Rebecca Saltzman met Gold early last year through Rosenberg. Gold's outgoing nature and natural charm gained him quick entry into their social circle, where, over Shabbat dinners and regular devotionals, Gold gradually revealed more of his past: While his mom, grandparents and siblings remained in Israel, he had moved to San Diego and earned a bachelor's degree in geology at the University of California-San Diego in 1998. Later he enrolled at the University of Southern California's Gould School of Law, getting his degree in 2006. And somewhere in between, he completed army training for the Israeli Defense Forces, serving as an intelligence officer from 2002 to 2007.
Thanks to his dad's American passport and his own dual citizenship, combined with a devout calling to military life, Gold split his service between the IDF and the U.S. Marines. He told his new friends that he'd served as a captain until a traumatic brain injury led to his discharge. If he sometimes mixed things up, he said, they could chalk it up to the metal plate in his head — the result of an IED hitting his Humvee during a third and final tour in Iraq. And they did, attributing any unexplainable plot twists or subtle inconsistencies in his retellings to the scar on the right side of his head. "That was genius," says Saltzman, a psychotherapist who is familiar with PTSD-stricken veterans. "He couldn't have picked a better excuse."
Gold was successful and exuberant, if occasionally manic, and his only negative quality seemed to be a persistent body odor. "My children commented on it," says Yona Eshkenazi, director of StandWithUs, a ten-year-old pro-Israel nonprofit that Gold joined early last year. "He smelled like someone who doesn't use deodorant."
Today she attributes that scent to the fact that Gold was probably homeless at the time. Strandlof confirms this on his blog: "I sat in various Starbucks and other locations with my laptop, my reusable coffee cup, my Sigg water bottle, with expensive fancy shoes, wearing my Northface jacket while engaging in heated conversations with nonexistent people on a disconnected cell phone."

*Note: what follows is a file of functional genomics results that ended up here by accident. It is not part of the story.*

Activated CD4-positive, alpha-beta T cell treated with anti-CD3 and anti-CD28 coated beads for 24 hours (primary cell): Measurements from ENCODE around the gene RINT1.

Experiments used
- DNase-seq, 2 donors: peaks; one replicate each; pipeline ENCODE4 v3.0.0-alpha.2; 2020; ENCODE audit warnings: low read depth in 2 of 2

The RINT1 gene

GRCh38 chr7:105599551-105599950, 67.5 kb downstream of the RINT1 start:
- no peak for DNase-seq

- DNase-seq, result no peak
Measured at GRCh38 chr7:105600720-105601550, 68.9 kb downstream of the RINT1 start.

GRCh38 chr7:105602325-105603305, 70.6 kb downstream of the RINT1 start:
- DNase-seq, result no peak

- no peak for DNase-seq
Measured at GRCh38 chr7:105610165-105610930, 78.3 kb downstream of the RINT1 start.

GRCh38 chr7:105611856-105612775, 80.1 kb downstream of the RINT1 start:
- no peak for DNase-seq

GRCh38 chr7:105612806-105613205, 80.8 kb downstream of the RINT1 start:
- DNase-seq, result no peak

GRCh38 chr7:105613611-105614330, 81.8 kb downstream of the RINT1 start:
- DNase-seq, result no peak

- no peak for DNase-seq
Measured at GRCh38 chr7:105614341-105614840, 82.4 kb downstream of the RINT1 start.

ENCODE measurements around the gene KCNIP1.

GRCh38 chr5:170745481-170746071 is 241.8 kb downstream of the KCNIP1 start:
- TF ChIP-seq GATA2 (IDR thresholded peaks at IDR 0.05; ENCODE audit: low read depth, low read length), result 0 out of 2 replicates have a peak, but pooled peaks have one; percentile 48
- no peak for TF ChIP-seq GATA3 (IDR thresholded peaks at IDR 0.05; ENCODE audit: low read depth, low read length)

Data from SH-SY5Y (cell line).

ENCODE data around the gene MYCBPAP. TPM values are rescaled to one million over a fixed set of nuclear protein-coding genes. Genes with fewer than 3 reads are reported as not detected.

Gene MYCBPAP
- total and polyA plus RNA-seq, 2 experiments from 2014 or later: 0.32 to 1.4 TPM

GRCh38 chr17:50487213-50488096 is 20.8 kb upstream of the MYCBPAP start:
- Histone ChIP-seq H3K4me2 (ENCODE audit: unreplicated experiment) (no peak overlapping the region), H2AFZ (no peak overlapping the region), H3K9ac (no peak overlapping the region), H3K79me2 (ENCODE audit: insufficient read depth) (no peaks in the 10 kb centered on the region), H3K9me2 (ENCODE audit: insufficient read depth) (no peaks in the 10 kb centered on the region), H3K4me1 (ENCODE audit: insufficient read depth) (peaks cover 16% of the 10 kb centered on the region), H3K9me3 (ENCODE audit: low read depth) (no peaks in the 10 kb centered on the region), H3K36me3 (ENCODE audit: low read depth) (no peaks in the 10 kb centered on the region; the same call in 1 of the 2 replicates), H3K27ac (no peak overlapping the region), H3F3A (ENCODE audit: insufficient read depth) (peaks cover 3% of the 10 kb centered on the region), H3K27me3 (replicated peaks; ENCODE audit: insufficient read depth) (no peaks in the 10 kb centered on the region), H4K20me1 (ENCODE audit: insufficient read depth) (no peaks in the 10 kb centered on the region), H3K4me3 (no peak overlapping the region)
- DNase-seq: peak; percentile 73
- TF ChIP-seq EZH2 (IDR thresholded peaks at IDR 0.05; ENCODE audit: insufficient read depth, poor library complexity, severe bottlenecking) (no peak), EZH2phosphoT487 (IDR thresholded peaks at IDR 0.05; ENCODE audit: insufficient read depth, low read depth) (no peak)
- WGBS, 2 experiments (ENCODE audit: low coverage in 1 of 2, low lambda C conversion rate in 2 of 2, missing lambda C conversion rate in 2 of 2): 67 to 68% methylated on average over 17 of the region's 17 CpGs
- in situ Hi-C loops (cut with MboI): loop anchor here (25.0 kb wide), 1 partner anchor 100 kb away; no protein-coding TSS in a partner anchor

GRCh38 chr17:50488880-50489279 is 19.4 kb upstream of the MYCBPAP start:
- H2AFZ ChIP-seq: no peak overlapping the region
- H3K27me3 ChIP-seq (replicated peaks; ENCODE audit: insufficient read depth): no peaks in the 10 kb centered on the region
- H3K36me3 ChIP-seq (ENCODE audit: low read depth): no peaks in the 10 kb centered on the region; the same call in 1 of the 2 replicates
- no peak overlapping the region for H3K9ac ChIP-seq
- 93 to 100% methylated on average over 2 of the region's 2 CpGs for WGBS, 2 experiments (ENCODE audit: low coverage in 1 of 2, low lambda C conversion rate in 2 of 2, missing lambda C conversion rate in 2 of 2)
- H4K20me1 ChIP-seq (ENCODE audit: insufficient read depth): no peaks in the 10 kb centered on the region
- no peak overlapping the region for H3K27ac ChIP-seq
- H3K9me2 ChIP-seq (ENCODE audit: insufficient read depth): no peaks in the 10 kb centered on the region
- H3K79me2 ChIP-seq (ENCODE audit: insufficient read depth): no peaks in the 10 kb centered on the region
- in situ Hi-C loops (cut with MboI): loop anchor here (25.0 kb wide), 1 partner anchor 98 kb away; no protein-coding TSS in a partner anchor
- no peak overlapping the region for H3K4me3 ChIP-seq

In January 2011, Denver police officers arrested Strandlof for first-degree felony trespassing after he pried open a locked window at the University of Denver Iliff School of Theology and stayed there until discovered. He pleaded guilty and served seven days in jail. In August of the same year, he pleaded guilty to shoplifting.
Eshkenazi met Gold in March 2011, when he called to ask for her support in opposing a speaker on the Auraria campus discussing Israel Apartheid Week — which she insists is more like "Hate Israel Week." She accepted, and sat with him throughout the speech, during which she remembers having to calm down Gold so that he wouldn't react to the speaker insulting "his heritage." After that, the two became fast friends. Eshkenazi admired Gold's passion for Israel, and regularly invited the single, gay, conservative Jewish lawyer to her home for Sabbath dinners. They talked about his childhood in Israel, and "he knew the beaches and the specifics," says Eshkenazi, who has visited the country several times. Gold claimed that Danny Ayalon, Israel's deputy foreign minister, was a family friend, and Gold offered to bring him to Denver for an event. "He must have done a lot of research," she adds.
When Saltzman took a trip to the Social Security Administration downtown to get a new card, Gold accompanied her — and promptly entered the line intended for international citizens with foreign passports. "What did he do when he got to the front?" she asks now. "It's not like he was actually from Israel. Did he just say 'Oops" and sit down?"
When the two became Facebook friends, Eshkenazi noticed Gold using Foursquare to check in at locations across the city. Whole Foods and Starbucks were his favorites, though he also checked in from Patton Boggs and "Rick's Home," an address at 33rd and Clay that does not exist but would have stood between two actual buildings in Highland. When Saltzman picked him up, Gold would meet her in the alley. What his friends knew of his place — which he said he bought with a military payment — they learned from the photos he posted on Facebook. "He had a messy kitchen," Saltzman remembers. "I guess it turns out he had no kitchen." And although he claimed to own an Audi with the license plate "BTCHPLZ," Gold's friends only saw him ride a bike. But like Rick Duncan, Gold said that his license had been suspended for medical reasons. And Gold wore only one pair of shoes, a stinky pair of Vibram Five Fingers.